Zeno therefore studied under the main figures of all three major surviving Socratic sects of his day. Xenophon, whose Memorabilia Zeno had read, greatly admired Antisthenes. Like the Stoics, the Cynics believed that virtue was the only true good. Antisthenes also appears to have believed this, and perhaps to have attributed it to Socrates. Likewise, Xenophon appears to suggest this was Socrates’ ethical philosophy. There are some indications that this was also the position of the Megarian school, and possibly they too derived it from Socrates. The Stoics therefore possibly believed that the doctrine that became associated with them, that virtue is the only true good, was derived ultimately from Socrates himself, via most of his followers, with the notable exception of Plato, who portrays Socrates saying this in some of his earlier Dialogues, but equivocates elsewhere. The Platonic Academy later became associated with the doctrine that virtue is the highest but not the only good, and that the good life is composed of virtue in combination with bodily and external goods, which was also the position of the Aristotelian school.
On some accounts, Zeno is surprisingly silent about Aristotle. However, Plutarch claims that Zeno was heavily critical of the Peripatetic school. Aristotle stood somewhat outside of the Socratic tradition, and Zeno apparently did not choose to study in the Lyceum. The early Stoics generally appear relatively uninterested in Aristotle’s philosophy.
Those were the major Hellenistic influences on Stoicism. However, there are also many references to the pre-Socratic philosophy of Pythagoreanism in the surviving Stoic literature, particularly to the Golden Verses of Pythagoras. We know that Zeno wrote a book on Pythagoreanism. So he may have studied Pythagorean writings when developing his conception of the Stoic philosophy.
It’s also generally believed that the pre-Socratic philosopher Heraclitus was important to Stoicism. There’s no evidence Zeno studied Heraclitus. However, Cleanthes, Zeno’s successor, the second head of the Stoa, wrote a book on Heraclitus. For all we know, though, Zeno may have also referred to Heraclitus in his own writings on Physics and that may be why Cleanthes chose to write about him.
These philosophies all influenced the development of Zeno’s original Stoic school, and they continue to be influential among Stoics right down to the Roman Imperial age. That’s probably because references to these different schools of philosophy were interspersed in the canonical Stoic writings, which subsequent generations of Stoics continued to read. As far as we’re aware, among other topics, Zeno wrote books on Plato (The Republic), Pythagoras (Pythagorean Questions), and Memorabilia of Crates the Cynic. He also wrote books on Homer and other poets.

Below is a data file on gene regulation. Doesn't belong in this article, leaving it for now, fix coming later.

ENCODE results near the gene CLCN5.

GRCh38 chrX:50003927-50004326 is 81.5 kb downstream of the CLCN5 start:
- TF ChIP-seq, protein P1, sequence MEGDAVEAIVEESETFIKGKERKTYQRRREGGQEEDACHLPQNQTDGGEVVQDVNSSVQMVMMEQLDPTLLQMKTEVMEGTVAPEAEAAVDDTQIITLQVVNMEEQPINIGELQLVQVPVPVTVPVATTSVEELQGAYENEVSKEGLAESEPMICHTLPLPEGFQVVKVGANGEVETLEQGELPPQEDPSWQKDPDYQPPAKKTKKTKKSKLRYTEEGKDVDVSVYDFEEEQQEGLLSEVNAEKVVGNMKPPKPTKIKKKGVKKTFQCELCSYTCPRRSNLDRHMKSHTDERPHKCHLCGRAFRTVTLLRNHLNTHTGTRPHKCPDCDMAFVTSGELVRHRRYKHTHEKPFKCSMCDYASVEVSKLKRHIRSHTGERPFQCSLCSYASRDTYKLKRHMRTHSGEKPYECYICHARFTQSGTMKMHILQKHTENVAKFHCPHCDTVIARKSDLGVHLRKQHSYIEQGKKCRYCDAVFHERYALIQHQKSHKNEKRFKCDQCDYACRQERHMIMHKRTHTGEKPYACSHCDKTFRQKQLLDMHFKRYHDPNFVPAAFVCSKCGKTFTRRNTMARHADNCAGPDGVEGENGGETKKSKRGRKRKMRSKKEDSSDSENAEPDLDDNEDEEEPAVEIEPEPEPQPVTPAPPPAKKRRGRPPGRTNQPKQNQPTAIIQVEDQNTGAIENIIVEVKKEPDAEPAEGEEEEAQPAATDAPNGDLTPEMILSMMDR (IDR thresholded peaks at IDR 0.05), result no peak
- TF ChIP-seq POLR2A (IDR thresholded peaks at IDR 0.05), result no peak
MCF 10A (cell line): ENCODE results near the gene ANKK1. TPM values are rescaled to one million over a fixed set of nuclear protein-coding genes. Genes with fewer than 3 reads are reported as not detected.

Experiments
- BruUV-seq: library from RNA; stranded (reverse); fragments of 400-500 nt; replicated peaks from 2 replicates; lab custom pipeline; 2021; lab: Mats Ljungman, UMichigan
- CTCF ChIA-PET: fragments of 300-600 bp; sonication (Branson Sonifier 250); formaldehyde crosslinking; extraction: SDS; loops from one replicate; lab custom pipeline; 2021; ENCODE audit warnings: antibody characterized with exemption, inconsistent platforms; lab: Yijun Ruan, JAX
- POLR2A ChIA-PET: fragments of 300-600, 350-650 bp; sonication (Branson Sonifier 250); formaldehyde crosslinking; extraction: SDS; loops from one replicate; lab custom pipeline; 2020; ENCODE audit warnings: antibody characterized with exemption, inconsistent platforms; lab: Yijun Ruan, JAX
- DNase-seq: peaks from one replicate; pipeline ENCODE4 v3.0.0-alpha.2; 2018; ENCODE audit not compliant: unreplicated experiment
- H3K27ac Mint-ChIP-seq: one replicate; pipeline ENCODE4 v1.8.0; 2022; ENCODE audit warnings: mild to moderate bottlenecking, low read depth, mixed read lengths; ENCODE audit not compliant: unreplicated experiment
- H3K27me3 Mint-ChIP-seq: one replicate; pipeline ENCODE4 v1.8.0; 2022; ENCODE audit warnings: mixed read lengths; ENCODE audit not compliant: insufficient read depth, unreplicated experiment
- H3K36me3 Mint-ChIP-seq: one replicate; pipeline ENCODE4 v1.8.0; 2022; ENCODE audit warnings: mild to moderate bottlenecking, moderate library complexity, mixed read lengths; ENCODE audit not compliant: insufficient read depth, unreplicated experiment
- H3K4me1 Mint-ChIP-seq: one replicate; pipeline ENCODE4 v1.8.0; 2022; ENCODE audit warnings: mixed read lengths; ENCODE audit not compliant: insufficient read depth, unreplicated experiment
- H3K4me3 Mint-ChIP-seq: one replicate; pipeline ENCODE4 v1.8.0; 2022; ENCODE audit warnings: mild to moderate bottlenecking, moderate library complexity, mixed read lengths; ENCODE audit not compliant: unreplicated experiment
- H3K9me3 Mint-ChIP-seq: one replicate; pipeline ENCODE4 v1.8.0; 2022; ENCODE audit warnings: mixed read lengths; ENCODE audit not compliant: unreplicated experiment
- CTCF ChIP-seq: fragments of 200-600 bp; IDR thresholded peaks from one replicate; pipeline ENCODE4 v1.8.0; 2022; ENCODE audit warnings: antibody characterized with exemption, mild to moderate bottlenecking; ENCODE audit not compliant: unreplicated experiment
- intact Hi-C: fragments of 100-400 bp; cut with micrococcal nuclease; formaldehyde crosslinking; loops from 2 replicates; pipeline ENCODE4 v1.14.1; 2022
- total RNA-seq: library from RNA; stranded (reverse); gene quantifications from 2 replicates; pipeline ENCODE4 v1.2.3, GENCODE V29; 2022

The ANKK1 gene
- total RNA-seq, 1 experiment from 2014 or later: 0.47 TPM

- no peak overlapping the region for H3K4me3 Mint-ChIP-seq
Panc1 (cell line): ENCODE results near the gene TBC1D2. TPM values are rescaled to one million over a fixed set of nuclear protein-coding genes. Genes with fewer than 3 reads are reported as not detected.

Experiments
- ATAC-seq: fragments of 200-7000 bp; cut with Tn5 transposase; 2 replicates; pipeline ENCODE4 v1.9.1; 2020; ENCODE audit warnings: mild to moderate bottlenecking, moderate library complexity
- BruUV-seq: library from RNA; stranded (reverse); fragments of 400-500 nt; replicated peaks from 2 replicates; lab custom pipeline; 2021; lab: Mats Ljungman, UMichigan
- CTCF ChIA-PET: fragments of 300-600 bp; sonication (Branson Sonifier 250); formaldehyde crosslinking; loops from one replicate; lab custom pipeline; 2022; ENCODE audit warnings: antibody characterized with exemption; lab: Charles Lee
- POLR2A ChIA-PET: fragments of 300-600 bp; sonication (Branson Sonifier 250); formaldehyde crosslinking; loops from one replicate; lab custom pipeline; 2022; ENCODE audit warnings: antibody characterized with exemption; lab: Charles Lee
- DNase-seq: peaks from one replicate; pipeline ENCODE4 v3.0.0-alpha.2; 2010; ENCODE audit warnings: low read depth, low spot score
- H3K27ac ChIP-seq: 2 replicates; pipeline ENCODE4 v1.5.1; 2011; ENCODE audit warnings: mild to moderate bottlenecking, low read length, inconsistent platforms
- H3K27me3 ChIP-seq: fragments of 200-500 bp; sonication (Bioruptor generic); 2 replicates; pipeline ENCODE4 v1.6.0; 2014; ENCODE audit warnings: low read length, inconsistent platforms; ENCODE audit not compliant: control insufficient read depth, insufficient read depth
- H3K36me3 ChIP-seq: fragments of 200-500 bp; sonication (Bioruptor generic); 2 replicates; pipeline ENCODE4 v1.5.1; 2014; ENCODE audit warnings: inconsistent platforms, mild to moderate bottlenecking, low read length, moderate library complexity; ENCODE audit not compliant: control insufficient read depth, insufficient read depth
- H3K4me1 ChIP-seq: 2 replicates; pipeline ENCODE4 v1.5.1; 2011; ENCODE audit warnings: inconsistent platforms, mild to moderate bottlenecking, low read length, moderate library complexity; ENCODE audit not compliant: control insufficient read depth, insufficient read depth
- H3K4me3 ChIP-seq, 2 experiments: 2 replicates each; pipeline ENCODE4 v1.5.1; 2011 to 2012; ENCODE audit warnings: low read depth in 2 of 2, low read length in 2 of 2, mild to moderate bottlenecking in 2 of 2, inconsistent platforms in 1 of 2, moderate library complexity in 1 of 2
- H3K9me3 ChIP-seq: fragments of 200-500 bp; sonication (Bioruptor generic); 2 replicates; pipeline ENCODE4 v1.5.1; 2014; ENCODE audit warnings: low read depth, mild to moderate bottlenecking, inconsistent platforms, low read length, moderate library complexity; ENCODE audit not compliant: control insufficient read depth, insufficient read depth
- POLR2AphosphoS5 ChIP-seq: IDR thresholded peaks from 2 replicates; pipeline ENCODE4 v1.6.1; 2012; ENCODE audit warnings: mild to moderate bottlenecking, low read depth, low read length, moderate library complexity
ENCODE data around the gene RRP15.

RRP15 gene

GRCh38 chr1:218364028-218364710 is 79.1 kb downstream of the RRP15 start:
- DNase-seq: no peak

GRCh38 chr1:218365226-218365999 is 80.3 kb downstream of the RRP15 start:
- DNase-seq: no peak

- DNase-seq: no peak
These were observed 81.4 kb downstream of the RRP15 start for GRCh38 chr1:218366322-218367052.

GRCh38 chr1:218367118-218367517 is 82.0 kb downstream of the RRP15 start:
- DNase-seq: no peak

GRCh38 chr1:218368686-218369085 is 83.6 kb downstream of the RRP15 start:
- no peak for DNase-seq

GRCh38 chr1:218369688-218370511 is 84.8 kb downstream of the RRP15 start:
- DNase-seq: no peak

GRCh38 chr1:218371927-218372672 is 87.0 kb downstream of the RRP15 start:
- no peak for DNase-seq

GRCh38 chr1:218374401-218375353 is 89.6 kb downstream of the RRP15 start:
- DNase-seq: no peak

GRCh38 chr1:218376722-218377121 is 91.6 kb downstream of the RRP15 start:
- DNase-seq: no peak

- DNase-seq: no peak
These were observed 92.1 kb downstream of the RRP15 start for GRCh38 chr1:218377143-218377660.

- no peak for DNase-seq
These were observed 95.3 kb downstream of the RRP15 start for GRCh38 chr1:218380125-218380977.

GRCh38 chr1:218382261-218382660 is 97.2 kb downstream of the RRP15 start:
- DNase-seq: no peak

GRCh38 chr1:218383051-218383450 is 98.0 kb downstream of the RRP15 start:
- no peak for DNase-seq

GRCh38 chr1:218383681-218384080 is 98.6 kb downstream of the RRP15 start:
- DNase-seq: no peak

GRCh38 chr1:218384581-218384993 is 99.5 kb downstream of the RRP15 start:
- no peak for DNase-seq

These different philosophical and literary traditions influenced Stoicism in many ways. However, the Stoic curriculum combined the scholarly study of Physics, Ethics and Logic, probably influenced by the scope of the Platonic Academy. It’s sometimes said, crudely, that the Stoics derived their Ethics from the Cynics, their Logic from the Megarians, and their Physics from Heraclitus. They also appear to have been particularly known for taking the Cynic ethical doctrine that virtue is the only true good (perhaps shared with Antisthenes, Xenophon, and the Megarians) and reconciling it with the Platonic (and Aristotelian) doctrine that the good life consists in a combination of virtue, bodily, and external goods. They did this by introducing the novel concept that virtue consists in making proper selections between things of secondary value (axia), known as “preferred indifferents”.
Although Zeno was the founder of Stoicism, it’s sometimes held that the third head of the Stoa, Chrysippus, was in fact the most influential Stoic scholarch. He was by far the most prolific of the school’s founders, writing over 700 texts. Chrysippus modified the earlier doctrines of Zeno and Cleanthes significantly. It was traditionally claimed that he did so in order to defend them against an onslaught of criticism from the rival Epicurean and Academic schools, particularly from the Academic Skepticism of Arcesilaus, which was just being developed, prior to Arcesilaus being appointed head of the Academy.
Stoic Therapy Toolkit
Five-page summary of key Stoic ideas and practices.
Subscribe to download my Stoic Therapy Toolkit (PDF) free of charge, and receive your email newsletter.